NY files suit against Dunkin' Donuts over security breaches

NY files suit against Dunkin' Donuts over security breaches
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New York's attorney general has filed suit against Dunkin' Donuts over the company's alleged failure to notify its customers of a cyberattack compromising systems that allowed users to store money digitally for use at the chain's stores.

Letitia Jones (D) said in a press release Thursday that the donut chain "failed to protect the security of its customers," notify them that their money was at risk and failed to conduct an investigation of the attack.

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“Dunkin’ failed to protect the security of its customers,” said James. “And instead of notifying the tens of thousands impacted by these cybersecurity breaches, Dunkin’ sat idly by, putting customers at risk. My office is committed to protecting consumer data and holding businesses accountable for implementing safe security practices.”

The press release goes on to allege that after a 2015 cyberattack compromised the accounts of nearly 20,000 customers, including about 2,000 in New York, the company "failed to take any steps to protect these nearly 20,000 customers — or the potentially thousands more they did not know about — by notifying them of unauthorized access, resetting their account passwords to prevent further unauthorized access, or freezing their DD cards."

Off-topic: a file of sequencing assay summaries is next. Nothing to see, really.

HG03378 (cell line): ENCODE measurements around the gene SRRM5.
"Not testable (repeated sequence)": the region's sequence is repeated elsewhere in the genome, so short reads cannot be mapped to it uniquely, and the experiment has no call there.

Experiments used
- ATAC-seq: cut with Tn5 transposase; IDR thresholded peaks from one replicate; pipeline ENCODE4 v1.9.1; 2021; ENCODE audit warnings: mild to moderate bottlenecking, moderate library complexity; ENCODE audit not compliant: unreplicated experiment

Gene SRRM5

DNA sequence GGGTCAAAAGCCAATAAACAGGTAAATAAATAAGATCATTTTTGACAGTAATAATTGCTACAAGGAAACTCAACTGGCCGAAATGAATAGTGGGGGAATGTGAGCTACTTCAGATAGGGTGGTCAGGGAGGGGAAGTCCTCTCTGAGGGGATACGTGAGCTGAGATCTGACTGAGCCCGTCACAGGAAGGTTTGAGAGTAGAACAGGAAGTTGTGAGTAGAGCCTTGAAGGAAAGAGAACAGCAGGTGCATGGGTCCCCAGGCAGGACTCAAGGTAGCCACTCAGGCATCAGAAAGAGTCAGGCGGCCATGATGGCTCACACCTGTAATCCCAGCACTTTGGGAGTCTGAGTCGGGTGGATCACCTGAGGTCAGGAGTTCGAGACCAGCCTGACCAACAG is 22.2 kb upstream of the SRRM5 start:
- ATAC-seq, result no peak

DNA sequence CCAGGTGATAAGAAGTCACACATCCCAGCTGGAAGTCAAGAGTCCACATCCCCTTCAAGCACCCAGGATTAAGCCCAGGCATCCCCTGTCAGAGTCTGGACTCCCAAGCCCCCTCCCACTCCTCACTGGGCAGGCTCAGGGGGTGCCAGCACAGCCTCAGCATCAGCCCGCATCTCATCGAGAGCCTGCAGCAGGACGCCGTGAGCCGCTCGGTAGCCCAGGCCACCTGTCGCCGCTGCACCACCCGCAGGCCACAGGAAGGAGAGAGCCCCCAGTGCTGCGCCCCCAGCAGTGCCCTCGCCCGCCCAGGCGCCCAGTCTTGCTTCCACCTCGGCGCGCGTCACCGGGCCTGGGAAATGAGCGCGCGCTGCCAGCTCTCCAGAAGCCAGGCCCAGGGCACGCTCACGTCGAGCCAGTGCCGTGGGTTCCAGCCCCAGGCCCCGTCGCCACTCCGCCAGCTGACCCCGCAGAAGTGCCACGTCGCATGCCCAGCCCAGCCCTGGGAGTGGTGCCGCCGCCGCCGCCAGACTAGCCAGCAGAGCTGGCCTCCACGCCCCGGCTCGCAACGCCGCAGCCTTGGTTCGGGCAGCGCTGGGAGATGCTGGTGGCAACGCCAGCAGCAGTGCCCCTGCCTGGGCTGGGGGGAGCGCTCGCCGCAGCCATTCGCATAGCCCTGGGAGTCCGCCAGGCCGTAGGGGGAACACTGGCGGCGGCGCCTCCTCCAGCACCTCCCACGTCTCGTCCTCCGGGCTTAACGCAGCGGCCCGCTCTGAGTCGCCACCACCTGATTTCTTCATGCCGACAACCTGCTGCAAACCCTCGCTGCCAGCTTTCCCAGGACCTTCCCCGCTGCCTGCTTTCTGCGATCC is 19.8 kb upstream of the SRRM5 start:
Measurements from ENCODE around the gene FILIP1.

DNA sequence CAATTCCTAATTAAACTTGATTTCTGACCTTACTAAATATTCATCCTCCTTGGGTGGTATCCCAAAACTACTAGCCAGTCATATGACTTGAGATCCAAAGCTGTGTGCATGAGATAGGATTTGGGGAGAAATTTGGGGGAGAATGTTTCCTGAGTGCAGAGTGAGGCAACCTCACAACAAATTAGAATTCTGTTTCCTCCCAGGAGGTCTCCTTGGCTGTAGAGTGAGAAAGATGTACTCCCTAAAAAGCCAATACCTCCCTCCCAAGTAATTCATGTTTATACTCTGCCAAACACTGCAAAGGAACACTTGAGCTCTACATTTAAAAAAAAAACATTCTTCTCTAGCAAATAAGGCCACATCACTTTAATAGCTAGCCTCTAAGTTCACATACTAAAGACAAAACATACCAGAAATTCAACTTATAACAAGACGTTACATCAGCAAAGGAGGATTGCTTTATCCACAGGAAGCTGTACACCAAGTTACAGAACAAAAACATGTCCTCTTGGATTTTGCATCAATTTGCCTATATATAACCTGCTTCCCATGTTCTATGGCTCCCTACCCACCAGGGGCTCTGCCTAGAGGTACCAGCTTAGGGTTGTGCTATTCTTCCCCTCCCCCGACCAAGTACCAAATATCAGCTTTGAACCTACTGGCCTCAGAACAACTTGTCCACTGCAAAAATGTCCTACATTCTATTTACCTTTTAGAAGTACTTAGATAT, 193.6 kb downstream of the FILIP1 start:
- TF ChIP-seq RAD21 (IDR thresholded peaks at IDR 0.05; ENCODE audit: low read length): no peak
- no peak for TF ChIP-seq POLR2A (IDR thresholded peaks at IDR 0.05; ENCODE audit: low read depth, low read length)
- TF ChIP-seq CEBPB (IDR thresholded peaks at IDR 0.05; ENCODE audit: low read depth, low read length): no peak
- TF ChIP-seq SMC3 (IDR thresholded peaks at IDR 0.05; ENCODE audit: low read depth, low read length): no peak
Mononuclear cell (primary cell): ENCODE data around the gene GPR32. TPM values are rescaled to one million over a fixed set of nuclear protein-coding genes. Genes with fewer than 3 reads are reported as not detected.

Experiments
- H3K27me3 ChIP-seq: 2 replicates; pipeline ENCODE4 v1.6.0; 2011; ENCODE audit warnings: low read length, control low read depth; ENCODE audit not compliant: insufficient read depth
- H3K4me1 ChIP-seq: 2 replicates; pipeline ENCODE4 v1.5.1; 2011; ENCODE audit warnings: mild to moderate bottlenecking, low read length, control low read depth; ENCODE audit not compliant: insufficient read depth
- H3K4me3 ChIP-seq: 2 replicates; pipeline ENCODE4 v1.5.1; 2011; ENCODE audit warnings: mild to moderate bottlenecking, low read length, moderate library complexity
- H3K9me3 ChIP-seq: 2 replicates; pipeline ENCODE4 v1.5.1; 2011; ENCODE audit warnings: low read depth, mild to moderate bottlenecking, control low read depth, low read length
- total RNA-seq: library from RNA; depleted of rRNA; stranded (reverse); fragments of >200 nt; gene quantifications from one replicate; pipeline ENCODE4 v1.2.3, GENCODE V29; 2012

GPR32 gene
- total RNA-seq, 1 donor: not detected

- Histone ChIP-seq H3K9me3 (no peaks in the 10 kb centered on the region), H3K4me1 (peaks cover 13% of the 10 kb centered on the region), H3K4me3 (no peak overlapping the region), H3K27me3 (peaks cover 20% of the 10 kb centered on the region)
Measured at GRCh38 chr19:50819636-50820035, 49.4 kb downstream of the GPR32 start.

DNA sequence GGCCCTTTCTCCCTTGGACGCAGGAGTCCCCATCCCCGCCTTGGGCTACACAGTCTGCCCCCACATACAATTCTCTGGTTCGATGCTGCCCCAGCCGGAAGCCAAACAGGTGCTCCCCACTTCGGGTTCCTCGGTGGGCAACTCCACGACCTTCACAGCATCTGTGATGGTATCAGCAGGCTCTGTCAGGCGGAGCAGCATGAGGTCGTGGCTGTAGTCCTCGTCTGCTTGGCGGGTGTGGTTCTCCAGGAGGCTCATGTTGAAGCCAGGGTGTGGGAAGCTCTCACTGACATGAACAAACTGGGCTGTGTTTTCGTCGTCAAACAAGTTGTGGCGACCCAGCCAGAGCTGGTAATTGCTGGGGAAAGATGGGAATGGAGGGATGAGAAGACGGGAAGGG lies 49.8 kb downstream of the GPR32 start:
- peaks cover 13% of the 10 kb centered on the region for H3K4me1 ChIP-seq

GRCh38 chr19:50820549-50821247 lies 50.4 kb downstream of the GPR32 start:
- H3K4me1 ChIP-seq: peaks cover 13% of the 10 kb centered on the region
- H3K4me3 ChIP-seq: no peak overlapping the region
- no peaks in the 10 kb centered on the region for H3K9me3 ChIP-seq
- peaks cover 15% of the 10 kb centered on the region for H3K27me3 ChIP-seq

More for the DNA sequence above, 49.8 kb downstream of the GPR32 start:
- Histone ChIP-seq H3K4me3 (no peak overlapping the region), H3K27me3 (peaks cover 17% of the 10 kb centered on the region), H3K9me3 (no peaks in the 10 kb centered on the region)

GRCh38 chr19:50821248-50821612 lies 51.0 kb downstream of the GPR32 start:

A second data breach in 2018 was alerted to customers, the complaint continues, but New York authorities alleged that Dunkin' falsely characterized the 2018 breach as a third-party vendor attempting to access customer information.

Dunkin's supposed failure to notify customers and state authorities, James alleged in the press release, violated state laws requiring citizens who have private information or funds compromised in a data breach be "accurately" notified of the problem.

The company sharply denied James's allegations in a statement obtained by The Associated Press, arguing that Dunkin' officials had cooperated with the attorney general's investigation into whether it had properly notified customers about the breaches.

“There is absolutely no basis for these claims by the New York Attorney General’s Office. For more than two years, we have fully cooperated with the AG’s investigation into this matter, and we are shocked and disappointed that they chose to move ahead with this lawsuit given the lack of merit to their case,” said a Dunkin' spokesperson.